Fonderie Susse
Tomas Van Houtryve for The New York Times
The New York Times

Lady Liberty

For the last century or so, people wanting their own Statue of Liberty settled for a knockoff, like the version that looks down from a hotel rooftop in Pristina, Kosovo, or the copy in the bar of a bowling alley in Warrington, England. Now those with a preference for authenticity (and the means to indulge it) can buy the closest thing possible — a bronze cast made from the plaster sculpture that Frédéric-Auguste Bartholdi used to create the famous monument.

The seller is a French art dealer, Guillaume Duhamel, who specializes in Picasso, Dubuffet and the like. Six years ago he was accompanying his son’s elementary school class on a visit to the Musée des Arts et Métiers, a museum of engineering inventions in Paris. He paused to admire Foucault’s pendulum and various old-fashioned flying machines, then stopped in his tracks.

“What is that thing?” he thought, staring up at a familiar stern-faced figure holding a torch and wearing a spiky crown.

The next day he called the museum and learned that the sculpture was the 1878 plaster model, 9.4 feet tall from the base to the torch, that Bartholdi enlarged 16 times to make the 151-foot-tall iron and copper statue in New York Harbor. Bartholdi’s widow bequeathed the model to the museum in 1907, three years after his death.

When Mr. Duhamel first spotted it, it was an “inédit,” meaning it had never been cast. “It seemed too unbelievable to be true,” he recalled. He offered the museum a deal; he would pay to cast 12 sculptures, the maximum number of casts permitted by French law. The museum would keep the first one, and he would be free to sell the others, to recoup his investment and, ideally, make a profit.

The proposal suited both parties. In the past the museum has refused numerous loan requests for the sculpture, notably from American institutions, since it was too fragile to travel. Now it could lend out its bronze. As for Mr. Duhamel, he would assume a financial risk, but in the hope of getting his asking price of $1.1 million apiece.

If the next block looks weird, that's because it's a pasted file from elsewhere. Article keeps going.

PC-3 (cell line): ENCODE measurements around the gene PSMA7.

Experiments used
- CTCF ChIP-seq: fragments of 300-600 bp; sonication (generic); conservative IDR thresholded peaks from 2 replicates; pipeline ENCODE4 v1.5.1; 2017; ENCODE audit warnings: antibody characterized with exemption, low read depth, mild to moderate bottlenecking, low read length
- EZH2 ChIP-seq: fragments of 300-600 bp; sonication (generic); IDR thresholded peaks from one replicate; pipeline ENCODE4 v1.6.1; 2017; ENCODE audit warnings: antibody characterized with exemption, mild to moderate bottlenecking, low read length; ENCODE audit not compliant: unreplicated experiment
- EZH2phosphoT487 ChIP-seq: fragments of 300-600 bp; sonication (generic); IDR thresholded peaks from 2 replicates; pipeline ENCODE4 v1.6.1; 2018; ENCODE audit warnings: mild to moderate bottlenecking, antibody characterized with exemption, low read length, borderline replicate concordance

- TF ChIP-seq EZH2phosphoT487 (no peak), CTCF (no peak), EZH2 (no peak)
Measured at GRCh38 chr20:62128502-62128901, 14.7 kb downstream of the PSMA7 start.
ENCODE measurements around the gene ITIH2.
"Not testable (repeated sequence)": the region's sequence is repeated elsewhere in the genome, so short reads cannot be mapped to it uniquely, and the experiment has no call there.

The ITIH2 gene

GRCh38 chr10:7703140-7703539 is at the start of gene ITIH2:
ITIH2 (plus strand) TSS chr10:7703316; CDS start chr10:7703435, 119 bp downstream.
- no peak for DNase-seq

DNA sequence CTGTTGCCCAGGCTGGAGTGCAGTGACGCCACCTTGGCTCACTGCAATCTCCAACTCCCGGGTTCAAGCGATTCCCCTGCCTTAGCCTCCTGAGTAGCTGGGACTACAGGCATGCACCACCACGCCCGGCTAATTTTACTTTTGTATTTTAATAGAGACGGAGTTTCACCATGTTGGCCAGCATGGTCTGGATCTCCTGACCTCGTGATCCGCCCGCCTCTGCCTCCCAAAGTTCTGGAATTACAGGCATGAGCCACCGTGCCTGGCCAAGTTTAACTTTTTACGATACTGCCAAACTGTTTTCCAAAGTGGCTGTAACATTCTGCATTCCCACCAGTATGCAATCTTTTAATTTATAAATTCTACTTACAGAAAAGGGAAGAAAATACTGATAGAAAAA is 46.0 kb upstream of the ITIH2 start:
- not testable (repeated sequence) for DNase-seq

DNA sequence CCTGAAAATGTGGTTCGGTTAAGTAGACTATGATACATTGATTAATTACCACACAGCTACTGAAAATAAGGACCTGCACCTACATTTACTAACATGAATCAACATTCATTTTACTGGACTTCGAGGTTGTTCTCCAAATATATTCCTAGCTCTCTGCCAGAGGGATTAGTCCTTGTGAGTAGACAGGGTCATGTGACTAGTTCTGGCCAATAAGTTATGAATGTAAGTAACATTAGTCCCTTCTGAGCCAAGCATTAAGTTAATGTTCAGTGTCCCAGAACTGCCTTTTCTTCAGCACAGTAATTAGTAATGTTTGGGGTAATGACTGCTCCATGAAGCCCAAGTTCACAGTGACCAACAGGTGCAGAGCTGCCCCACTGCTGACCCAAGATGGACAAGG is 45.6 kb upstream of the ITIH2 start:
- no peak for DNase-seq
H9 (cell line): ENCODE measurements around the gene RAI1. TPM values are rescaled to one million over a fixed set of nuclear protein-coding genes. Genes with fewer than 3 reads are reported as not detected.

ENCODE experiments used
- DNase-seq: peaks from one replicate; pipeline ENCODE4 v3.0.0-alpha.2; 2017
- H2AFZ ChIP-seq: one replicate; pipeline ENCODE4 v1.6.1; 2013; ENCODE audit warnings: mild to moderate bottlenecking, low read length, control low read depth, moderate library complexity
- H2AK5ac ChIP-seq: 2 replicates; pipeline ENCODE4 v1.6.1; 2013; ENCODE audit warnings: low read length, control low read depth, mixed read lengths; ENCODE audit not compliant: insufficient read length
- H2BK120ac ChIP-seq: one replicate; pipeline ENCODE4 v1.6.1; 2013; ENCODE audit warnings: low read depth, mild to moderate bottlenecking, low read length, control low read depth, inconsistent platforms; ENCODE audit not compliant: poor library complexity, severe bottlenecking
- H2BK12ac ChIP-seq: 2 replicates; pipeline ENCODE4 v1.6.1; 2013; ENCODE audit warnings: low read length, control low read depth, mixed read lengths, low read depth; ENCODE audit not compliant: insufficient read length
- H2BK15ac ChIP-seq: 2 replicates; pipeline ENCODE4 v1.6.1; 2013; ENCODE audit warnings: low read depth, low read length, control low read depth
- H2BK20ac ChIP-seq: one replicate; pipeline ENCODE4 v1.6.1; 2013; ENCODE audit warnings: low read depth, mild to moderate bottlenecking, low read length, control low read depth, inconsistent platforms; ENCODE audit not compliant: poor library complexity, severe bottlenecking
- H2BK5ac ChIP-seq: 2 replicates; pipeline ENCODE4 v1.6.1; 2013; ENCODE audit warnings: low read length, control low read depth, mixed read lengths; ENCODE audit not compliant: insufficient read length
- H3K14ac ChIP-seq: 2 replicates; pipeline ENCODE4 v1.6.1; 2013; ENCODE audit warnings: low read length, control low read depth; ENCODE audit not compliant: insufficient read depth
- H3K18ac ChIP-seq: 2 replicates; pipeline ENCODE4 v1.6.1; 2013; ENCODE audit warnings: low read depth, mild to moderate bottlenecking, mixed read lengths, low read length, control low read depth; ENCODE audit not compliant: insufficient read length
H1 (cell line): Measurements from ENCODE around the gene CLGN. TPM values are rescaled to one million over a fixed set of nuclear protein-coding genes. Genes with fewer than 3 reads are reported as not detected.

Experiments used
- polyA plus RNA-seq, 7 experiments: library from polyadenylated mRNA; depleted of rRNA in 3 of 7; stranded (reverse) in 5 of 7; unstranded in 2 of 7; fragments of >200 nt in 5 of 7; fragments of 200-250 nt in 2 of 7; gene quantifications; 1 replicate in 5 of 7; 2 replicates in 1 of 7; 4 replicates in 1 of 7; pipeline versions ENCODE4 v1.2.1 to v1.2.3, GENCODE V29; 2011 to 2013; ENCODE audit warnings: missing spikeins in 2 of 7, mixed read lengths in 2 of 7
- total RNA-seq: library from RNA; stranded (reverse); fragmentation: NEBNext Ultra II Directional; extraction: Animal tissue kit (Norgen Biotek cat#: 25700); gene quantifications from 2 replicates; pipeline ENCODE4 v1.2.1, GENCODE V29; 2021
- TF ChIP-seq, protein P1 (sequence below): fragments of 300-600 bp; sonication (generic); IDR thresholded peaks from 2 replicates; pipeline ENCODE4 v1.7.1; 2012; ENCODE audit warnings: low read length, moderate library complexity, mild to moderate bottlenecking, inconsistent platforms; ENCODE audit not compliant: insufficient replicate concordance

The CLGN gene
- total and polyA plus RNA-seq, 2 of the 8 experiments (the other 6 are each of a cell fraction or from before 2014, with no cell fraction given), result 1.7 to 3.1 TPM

He agreed to require potential clients to sign a contract promising to respect the values the Statue of Liberty represents. “It’s not a moral inquisition, but you don’t want Al Qaeda buying one,” he explained.

Musée des Arts et Métiers
Tomas Van Houtryve for The New York Times

Previously the museum had considered casting the sculpture on its own, but it wasn’t feasible. Because “we are a national institution,” said Pierre-Yves Gagnier, a museum director, “we don’t have the finances for a project of this size.”

Once the opportunity arose with Mr. Duhamel’s offer, the museum nearly nixed it, fearing that the plaster was too delicate to coat with silicone to make a mold. The project stalled for a year or two, until the fortuitous arrival on the scene of an innovative French company, 7Dworks, that was able to scan the sculpture and draw a digital model of it without touching it, accurate to within a hair’s thickness. A virtually identical reproduction could then be made for casting.

In a workshop south of Paris there are now four bronze Statues of Liberty in various states of completion. This is the Fonderie Susse, France’s oldest art foundry, which is casting the sculpture using the lost-wax method, a technique that dates back to antiquity. Lady Liberty looks slightly out of place there, face to face with a Max Ernst bronze originally made from farm equipment.

“She’s not that tall,” said Hubert Lacroix, the foundry’s owner. “But she has an extraordinary power. When she’s in the middle of the atelier she absorbs all the attention.”

He said each of the Liberty bronzes weighs around 1,000 pounds and requires 600 hours to create, though the initial one took a year.

Two of the bronzes have already found buyers in private collectors, one of whom has placed his in the living room of a home facing Lake Geneva in Switzerland.

The very first bronze to be cast took up residence two months ago in the courtyard of the Musée des Arts et Métiers, where on Thursday night the American Ambassador to France, Charles H. Rivkin, dedicated it. Before the event he said it would “highlight an iconic symbol of Franco-American friendship that has served as a beacon to millions of immigrants and generations of Americans.”

Standing watch at the museum entrance, the sculpture has proven an irresistible draw for visitors, many posing for pictures with one arm aloft. They are Italian tourists, boisterous schoolchildren, French couples — not exactly huddled masses, but still excited to see the lady with the torch.

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